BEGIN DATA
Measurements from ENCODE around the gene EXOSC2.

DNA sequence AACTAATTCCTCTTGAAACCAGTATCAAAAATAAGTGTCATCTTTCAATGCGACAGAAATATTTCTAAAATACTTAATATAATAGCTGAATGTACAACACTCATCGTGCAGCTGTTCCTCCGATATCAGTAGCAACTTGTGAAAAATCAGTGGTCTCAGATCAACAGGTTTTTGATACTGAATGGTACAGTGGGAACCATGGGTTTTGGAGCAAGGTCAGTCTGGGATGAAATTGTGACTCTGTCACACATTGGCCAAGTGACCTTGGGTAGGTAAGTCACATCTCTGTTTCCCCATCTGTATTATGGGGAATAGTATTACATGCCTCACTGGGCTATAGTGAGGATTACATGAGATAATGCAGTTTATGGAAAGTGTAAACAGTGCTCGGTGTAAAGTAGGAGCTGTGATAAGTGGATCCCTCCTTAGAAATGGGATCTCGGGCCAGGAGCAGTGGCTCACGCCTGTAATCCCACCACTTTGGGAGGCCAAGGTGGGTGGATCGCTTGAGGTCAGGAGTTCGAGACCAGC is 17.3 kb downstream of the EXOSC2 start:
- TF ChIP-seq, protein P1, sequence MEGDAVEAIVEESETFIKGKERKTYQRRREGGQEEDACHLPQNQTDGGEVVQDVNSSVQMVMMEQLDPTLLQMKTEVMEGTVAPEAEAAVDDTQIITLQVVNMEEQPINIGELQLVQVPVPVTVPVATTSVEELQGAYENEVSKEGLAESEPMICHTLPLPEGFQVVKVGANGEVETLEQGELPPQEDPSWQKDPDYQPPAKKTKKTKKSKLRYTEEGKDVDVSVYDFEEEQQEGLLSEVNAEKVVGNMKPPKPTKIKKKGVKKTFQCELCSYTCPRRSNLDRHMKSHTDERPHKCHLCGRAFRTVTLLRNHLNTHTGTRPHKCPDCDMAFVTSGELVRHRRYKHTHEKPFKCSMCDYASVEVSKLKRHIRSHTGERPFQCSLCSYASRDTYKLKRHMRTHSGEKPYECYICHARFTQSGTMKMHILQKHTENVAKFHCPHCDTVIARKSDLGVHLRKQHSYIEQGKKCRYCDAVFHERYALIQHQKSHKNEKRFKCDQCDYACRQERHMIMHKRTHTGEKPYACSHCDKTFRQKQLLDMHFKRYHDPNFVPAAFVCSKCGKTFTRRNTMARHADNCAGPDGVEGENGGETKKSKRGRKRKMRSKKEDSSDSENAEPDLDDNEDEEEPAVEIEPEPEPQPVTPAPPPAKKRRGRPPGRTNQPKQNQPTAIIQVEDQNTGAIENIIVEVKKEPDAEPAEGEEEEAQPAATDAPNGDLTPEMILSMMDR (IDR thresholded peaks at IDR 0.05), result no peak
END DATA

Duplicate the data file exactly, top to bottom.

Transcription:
Measurements from ENCODE around the gene EXOSC2.

DNA sequence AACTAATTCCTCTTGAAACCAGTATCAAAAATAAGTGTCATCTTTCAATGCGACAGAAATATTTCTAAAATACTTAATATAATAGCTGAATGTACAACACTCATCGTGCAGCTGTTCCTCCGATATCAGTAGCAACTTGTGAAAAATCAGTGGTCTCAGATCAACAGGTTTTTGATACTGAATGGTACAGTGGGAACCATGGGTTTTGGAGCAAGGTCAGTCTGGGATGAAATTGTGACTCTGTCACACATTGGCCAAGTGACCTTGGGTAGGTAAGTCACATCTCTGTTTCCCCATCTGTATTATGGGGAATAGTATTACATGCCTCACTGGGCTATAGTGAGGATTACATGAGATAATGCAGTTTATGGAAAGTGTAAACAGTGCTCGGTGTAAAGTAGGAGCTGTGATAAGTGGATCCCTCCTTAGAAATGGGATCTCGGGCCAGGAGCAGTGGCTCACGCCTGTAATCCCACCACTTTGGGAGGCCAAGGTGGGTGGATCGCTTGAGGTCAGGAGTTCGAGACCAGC is 17.3 kb downstream of the EXOSC2 start:
- TF ChIP-seq, protein P1, sequence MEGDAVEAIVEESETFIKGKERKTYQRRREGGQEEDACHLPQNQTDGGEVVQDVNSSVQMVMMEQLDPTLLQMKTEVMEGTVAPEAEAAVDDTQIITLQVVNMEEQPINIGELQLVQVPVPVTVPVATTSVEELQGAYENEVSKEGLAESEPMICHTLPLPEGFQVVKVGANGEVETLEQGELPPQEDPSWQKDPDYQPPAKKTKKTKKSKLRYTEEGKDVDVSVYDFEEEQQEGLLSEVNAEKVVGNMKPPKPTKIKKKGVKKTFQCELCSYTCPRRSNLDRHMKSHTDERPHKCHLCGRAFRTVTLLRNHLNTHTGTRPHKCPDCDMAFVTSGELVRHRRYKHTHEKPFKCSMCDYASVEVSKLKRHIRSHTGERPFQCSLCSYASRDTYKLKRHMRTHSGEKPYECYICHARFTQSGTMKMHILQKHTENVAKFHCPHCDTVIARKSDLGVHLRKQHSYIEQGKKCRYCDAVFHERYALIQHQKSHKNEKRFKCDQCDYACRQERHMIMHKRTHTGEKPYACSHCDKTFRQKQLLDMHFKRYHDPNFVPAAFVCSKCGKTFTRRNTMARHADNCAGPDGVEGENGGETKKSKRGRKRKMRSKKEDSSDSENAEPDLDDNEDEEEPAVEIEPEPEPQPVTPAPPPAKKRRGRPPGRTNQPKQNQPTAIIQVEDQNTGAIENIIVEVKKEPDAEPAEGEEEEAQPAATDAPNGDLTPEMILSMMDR (IDR thresholded peaks at IDR 0.05), result no peak